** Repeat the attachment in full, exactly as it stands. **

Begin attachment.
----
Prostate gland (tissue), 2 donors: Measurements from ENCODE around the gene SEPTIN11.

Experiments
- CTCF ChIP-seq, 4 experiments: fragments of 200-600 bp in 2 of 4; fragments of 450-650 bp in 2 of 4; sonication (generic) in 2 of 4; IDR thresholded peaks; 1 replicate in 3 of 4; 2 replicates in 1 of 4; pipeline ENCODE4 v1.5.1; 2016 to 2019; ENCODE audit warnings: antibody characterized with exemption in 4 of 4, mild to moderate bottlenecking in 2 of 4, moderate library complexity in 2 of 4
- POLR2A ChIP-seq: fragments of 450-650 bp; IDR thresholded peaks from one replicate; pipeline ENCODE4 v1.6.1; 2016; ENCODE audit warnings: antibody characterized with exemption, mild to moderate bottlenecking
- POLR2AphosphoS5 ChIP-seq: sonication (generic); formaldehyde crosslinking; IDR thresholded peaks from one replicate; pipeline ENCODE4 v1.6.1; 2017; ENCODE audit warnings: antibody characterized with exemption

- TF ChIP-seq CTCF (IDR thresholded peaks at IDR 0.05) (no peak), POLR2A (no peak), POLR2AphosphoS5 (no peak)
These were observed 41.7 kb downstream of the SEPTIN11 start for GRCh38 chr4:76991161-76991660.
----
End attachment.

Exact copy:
Prostate gland (tissue), 2 donors: Measurements from ENCODE around the gene SEPTIN11.

Experiments
- CTCF ChIP-seq, 4 experiments: fragments of 200-600 bp in 2 of 4; fragments of 450-650 bp in 2 of 4; sonication (generic) in 2 of 4; IDR thresholded peaks; 1 replicate in 3 of 4; 2 replicates in 1 of 4; pipeline ENCODE4 v1.5.1; 2016 to 2019; ENCODE audit warnings: antibody characterized with exemption in 4 of 4, mild to moderate bottlenecking in 2 of 4, moderate library complexity in 2 of 4
- POLR2A ChIP-seq: fragments of 450-650 bp; IDR thresholded peaks from one replicate; pipeline ENCODE4 v1.6.1; 2016; ENCODE audit warnings: antibody characterized with exemption, mild to moderate bottlenecking
- POLR2AphosphoS5 ChIP-seq: sonication (generic); formaldehyde crosslinking; IDR thresholded peaks from one replicate; pipeline ENCODE4 v1.6.1; 2017; ENCODE audit warnings: antibody characterized with exemption

- TF ChIP-seq CTCF (IDR thresholded peaks at IDR 0.05) (no peak), POLR2A (no peak), POLR2AphosphoS5 (no peak)
These were observed 41.7 kb downstream of the SEPTIN11 start for GRCh38 chr4:76991161-76991660.